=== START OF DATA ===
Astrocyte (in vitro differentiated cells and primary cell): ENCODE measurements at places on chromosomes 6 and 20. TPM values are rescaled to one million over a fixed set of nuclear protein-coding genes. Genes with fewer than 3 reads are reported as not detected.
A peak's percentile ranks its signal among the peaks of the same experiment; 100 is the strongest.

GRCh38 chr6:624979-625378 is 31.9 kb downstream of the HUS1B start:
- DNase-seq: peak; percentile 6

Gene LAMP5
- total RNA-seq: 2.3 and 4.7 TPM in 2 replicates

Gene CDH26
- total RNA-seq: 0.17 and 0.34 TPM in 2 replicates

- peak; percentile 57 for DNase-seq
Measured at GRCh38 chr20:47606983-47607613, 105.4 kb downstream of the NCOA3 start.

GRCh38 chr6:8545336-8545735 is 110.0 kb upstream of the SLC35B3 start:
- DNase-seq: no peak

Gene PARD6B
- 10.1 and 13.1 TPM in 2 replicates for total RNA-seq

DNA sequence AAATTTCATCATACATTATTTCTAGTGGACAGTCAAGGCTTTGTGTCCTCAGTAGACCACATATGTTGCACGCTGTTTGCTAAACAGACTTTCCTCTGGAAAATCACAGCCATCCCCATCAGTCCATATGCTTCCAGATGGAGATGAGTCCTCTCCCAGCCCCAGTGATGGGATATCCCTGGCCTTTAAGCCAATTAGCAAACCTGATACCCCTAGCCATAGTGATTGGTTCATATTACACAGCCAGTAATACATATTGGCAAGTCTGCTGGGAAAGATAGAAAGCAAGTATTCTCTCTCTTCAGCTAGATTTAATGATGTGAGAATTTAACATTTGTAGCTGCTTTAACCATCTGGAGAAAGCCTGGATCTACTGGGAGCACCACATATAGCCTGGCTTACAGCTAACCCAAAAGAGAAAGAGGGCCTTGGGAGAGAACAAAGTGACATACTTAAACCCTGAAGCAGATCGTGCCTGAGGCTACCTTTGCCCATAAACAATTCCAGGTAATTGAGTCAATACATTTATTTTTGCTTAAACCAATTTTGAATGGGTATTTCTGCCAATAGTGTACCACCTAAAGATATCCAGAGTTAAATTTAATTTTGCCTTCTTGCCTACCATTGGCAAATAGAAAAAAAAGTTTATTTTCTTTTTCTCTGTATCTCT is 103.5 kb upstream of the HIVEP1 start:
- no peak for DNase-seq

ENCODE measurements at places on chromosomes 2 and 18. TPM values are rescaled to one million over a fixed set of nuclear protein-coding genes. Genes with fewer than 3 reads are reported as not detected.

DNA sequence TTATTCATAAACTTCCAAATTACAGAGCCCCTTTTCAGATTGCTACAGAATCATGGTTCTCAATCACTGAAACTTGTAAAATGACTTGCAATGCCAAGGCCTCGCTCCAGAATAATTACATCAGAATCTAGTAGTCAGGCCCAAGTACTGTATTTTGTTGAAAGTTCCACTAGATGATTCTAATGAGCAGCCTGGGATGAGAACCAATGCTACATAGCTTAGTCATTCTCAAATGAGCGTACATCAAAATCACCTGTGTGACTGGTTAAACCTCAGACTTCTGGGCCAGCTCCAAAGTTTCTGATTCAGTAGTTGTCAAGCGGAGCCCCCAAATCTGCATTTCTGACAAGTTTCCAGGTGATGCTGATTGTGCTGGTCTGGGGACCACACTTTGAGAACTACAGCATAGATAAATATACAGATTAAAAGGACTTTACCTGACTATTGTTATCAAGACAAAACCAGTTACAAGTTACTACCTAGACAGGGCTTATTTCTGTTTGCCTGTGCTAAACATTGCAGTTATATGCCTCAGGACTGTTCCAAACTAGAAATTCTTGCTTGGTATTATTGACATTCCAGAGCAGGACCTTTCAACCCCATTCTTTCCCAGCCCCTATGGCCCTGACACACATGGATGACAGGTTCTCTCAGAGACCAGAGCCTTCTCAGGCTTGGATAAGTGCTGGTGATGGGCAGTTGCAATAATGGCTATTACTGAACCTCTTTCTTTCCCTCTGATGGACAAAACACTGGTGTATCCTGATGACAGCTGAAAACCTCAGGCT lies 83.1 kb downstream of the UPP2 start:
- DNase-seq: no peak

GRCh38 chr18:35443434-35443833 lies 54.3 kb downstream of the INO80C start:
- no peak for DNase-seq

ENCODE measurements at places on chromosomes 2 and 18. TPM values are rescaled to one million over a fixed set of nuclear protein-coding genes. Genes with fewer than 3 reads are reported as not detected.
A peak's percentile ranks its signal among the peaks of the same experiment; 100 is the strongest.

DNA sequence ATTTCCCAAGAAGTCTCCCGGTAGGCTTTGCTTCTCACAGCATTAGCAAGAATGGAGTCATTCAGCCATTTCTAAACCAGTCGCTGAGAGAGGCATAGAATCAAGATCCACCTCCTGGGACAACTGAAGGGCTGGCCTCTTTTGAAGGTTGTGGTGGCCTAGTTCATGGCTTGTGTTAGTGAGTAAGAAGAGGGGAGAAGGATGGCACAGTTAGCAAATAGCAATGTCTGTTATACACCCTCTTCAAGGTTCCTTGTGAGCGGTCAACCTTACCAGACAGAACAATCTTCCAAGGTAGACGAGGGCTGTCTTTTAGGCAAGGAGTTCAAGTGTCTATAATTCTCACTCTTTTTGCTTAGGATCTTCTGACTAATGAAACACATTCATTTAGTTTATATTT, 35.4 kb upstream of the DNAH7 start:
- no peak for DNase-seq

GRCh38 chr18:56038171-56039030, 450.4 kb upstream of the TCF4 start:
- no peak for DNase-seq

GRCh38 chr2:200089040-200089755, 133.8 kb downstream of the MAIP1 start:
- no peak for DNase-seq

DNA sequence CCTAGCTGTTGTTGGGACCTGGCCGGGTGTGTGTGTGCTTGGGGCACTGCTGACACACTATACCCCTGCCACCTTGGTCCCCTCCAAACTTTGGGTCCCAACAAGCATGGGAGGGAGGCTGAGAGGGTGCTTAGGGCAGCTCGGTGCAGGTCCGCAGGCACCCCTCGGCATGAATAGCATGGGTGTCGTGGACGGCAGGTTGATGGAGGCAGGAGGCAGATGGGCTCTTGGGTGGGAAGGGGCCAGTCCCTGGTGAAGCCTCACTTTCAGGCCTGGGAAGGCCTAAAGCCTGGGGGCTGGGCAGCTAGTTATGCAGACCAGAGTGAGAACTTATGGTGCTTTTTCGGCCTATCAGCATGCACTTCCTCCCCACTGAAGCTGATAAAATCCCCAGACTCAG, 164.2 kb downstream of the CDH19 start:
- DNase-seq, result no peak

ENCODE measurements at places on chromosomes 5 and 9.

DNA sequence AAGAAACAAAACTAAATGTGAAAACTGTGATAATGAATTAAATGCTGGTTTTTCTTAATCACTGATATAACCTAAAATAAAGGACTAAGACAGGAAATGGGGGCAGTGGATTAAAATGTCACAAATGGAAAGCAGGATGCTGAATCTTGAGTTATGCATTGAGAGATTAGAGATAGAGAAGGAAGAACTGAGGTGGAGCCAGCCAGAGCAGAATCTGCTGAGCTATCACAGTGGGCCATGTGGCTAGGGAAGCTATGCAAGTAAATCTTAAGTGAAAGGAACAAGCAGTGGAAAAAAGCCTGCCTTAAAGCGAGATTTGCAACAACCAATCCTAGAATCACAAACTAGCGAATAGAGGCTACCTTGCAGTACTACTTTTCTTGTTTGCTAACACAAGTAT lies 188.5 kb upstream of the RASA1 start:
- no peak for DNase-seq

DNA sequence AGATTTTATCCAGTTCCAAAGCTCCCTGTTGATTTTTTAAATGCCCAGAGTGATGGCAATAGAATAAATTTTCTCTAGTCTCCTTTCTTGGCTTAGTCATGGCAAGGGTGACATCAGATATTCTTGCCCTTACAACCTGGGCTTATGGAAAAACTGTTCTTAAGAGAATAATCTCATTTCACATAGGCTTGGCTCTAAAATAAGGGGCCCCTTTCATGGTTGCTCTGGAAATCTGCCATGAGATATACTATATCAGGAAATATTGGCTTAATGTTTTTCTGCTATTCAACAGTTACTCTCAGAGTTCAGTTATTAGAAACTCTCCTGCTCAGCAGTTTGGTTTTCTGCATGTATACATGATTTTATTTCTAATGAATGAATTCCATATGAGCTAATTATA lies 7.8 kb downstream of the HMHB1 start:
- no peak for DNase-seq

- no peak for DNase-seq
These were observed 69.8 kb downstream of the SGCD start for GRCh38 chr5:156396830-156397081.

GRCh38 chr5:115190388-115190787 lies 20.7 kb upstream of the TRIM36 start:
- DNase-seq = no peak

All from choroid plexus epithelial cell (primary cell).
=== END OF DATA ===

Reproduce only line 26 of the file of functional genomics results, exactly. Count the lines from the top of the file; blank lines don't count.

GRCh38 chr18:56038171-56039030, 450.4 kb upstream of the TCF4 start: